It is unwise to categorize people just by their age, but it is also true that certain physiological and psychological changes are associated with aging. These changes affect a person’s ability to receive a message. If your goal is to reach older Americans, you need to know how aging affects all facets of understandings.
As people age, they typically become more farsighted. They have greater difficulty adapting to sharp changes in light. They have a harder time seeing colors of the green blue violet end of the spectrum and they lose their ability to hear the high pitched tones found in a women’s voice.
Older people also have greater difficulty coordinating information that is hitting their eyes, ears, and other senses all at once. This can cause real problems in communication. The following guidelines for effective communication with the elderly will help you better reach this important market.
Keep the message simple: With increasing age, adults react more slowly and less accurately to sensory stimulation. Because the central nervous system’s capacity to process information is reduced, the elderly often miss messages if their attention is divided. Don’t overload your messages with unnecessary information. Keep the message simple is a timeless principle of advertising and it is never more appropriate than when communicating what the elderly.
Make the message familiar: Familiar experiences are easier for older people to process. The elderly find comfort and security in seeing and hearing events in the usual way. Repeated exposure to a message reduces the effort needed to interpret it. As a message becomes more complex, this principle becomes more important.
Make the message concrete: Older people rely more on concrete than on abstract thinking. As people age their problem solving abilities typically decline. Because emotional appeals in advertising tend to be vague, they may not be as effective in reaching older adults as hard hitting rational appeals. You should avoid using nonsense syllables in brand names and advertising copy. Visual aids improve recall for all adults. As people age visual memory declines more slowly than verbal memory. A combination of words and pictures is especially effective when targeting older Americans.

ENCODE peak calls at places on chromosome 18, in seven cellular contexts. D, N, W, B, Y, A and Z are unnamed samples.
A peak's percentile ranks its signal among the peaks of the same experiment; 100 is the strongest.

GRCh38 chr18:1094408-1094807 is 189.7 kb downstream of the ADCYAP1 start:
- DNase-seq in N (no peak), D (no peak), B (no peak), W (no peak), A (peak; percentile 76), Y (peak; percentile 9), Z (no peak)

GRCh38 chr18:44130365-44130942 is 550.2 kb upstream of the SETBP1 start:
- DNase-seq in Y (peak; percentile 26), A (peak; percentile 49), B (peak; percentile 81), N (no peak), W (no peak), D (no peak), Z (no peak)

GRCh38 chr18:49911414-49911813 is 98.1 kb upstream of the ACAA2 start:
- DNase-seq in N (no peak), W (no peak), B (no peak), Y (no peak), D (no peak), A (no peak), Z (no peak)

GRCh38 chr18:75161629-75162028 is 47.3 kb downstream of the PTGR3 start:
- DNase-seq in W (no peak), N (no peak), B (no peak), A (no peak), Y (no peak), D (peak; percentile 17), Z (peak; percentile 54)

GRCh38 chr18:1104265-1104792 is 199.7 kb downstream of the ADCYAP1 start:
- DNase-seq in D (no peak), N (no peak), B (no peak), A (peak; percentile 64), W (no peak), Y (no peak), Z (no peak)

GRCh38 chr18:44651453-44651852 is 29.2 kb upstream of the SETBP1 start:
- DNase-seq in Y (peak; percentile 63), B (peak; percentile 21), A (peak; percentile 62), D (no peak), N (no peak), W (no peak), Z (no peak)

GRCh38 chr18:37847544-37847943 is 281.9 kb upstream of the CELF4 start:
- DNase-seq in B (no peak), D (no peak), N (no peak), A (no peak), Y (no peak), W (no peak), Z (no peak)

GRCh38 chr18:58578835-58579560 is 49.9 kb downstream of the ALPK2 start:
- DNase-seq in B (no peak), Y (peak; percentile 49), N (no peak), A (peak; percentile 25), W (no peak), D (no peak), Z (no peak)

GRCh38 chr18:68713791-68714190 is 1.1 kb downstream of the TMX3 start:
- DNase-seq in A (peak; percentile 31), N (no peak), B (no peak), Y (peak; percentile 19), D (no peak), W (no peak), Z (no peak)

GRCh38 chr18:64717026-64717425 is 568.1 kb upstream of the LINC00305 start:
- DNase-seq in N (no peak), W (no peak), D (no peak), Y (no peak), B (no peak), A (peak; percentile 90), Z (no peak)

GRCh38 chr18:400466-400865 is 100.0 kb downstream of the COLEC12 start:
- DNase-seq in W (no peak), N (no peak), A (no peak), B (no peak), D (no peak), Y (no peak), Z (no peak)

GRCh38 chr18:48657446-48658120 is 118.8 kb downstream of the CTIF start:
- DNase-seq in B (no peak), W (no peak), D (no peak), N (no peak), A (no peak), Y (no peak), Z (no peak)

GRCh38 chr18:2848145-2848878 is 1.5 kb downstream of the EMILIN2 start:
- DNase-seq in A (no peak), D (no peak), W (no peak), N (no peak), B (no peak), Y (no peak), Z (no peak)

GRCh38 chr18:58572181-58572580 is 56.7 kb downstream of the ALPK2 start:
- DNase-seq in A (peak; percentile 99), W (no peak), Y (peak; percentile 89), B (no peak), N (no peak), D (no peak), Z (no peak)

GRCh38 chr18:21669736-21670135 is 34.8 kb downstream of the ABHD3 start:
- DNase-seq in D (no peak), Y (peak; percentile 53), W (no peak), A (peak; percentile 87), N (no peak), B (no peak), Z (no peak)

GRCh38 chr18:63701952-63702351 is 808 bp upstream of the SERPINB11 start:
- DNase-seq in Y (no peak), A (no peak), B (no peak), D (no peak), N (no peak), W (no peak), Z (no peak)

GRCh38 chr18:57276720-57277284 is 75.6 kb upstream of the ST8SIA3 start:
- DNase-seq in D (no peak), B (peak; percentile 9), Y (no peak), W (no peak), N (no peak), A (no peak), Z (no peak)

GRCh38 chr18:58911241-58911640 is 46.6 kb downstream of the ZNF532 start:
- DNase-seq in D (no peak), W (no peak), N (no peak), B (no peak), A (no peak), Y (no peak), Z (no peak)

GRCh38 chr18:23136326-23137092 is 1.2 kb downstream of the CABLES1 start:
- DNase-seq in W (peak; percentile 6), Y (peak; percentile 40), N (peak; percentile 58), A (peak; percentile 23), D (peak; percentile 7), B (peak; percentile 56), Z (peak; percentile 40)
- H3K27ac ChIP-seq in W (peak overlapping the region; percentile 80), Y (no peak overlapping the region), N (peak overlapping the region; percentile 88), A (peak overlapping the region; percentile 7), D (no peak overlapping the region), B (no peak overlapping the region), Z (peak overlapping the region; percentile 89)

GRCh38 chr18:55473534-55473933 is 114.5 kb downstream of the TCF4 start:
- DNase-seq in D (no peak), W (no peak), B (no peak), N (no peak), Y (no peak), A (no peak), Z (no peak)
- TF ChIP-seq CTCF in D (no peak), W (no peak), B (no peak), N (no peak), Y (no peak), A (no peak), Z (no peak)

Take it point by point: When designing a message for the elderly, space out each point you want to make. Older people concentrate on the first part of a message longer than do younger people. If you present information too quickly, the earlier cues will over power the points you make later. Spacing the message allows older people to process each piece of information individually. While no scientific standard exists, the general rule is the slower the better.
Give preference to print media: Deadlines and time limits cerate anxiety for any body and this is especially true for elderly people. When older adults are allowed to process information at their own rate, their learning abilities improve. Print media let consumers set their own pace: television and radio do not. Though elderly people watch a lot of television, it may be less effective than print as a way to get their attention. Point of purchase displays can reinforce the messages you introduce in broadcast media.
Supply memory aids: Older adults don’t organize or recall information as readily as do younger adults. But when you trigger their memories, the differences between young and old disappear. Visual cues are especially effective. Ask them to remember what the old product looked like then show them the new product. Get them to visualize something and then show them how it could be.
Make good use of context: The more pleasant the memory the more easily it can be recalled. Whenever possible, your presentation to an elderly consumer should stir recollections of pleasant events like graduations, weddings and births. Any audience that feels personally involved will remember your messages better. But evoking positive images of family, health, social interaction, and the accomplishments of tasks is a particularly good way to engage older people.